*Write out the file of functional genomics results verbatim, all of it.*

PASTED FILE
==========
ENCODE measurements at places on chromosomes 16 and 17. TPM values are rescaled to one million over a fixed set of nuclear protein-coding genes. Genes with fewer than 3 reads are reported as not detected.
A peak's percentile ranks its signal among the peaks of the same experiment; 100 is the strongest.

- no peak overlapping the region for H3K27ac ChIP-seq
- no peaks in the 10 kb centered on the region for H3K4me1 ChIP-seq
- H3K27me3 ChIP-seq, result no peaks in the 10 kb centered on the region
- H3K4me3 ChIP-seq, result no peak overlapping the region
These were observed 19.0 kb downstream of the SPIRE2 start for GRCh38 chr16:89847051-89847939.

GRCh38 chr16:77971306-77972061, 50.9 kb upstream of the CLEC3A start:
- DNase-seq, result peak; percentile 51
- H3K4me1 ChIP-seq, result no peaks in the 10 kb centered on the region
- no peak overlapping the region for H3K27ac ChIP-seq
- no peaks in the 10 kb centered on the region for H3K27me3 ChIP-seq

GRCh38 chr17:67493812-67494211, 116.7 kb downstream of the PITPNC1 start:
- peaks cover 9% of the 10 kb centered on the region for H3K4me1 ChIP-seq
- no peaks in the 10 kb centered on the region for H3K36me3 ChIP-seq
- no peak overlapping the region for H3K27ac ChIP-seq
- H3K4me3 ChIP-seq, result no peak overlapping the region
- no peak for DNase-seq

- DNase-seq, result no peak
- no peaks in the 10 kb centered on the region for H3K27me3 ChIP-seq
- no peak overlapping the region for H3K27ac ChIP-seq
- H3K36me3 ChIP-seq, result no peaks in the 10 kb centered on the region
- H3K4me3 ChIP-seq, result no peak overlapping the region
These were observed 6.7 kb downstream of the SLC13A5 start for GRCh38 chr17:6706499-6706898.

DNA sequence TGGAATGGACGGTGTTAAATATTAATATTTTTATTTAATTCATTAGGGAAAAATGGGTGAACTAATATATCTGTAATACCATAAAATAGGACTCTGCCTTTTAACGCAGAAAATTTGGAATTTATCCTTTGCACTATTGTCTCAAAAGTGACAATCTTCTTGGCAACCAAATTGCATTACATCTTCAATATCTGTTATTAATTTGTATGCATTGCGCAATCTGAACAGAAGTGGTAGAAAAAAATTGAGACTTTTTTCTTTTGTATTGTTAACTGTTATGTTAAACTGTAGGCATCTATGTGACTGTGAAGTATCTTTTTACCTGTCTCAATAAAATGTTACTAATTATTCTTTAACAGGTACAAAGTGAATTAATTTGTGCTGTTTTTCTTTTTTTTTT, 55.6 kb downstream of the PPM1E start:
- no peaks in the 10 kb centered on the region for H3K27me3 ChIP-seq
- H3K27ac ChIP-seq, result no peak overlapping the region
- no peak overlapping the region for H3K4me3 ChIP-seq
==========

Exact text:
ENCODE measurements at places on chromosomes 16 and 17. TPM values are rescaled to one million over a fixed set of nuclear protein-coding genes. Genes with fewer than 3 reads are reported as not detected.
A peak's percentile ranks its signal among the peaks of the same experiment; 100 is the strongest.

- no peak overlapping the region for H3K27ac ChIP-seq
- no peaks in the 10 kb centered on the region for H3K4me1 ChIP-seq
- H3K27me3 ChIP-seq, result no peaks in the 10 kb centered on the region
- H3K4me3 ChIP-seq, result no peak overlapping the region
These were observed 19.0 kb downstream of the SPIRE2 start for GRCh38 chr16:89847051-89847939.

GRCh38 chr16:77971306-77972061, 50.9 kb upstream of the CLEC3A start:
- DNase-seq, result peak; percentile 51
- H3K4me1 ChIP-seq, result no peaks in the 10 kb centered on the region
- no peak overlapping the region for H3K27ac ChIP-seq
- no peaks in the 10 kb centered on the region for H3K27me3 ChIP-seq

GRCh38 chr17:67493812-67494211, 116.7 kb downstream of the PITPNC1 start:
- peaks cover 9% of the 10 kb centered on the region for H3K4me1 ChIP-seq
- no peaks in the 10 kb centered on the region for H3K36me3 ChIP-seq
- no peak overlapping the region for H3K27ac ChIP-seq
- H3K4me3 ChIP-seq, result no peak overlapping the region
- no peak for DNase-seq

- DNase-seq, result no peak
- no peaks in the 10 kb centered on the region for H3K27me3 ChIP-seq
- no peak overlapping the region for H3K27ac ChIP-seq
- H3K36me3 ChIP-seq, result no peaks in the 10 kb centered on the region
- H3K4me3 ChIP-seq, result no peak overlapping the region
These were observed 6.7 kb downstream of the SLC13A5 start for GRCh38 chr17:6706499-6706898.

DNA sequence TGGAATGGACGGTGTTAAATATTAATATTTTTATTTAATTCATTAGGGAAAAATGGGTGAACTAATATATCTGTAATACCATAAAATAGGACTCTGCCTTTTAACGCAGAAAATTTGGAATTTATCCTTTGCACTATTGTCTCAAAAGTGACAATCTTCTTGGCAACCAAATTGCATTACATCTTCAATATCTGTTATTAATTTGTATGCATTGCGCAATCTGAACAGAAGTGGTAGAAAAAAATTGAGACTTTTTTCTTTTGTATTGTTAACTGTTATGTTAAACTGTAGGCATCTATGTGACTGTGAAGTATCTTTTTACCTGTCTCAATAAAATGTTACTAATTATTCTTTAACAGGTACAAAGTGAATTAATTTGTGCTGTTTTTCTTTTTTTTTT, 55.6 kb downstream of the PPM1E start:
- no peaks in the 10 kb centered on the region for H3K27me3 ChIP-seq
- H3K27ac ChIP-seq, result no peak overlapping the region
- no peak overlapping the region for H3K4me3 ChIP-seq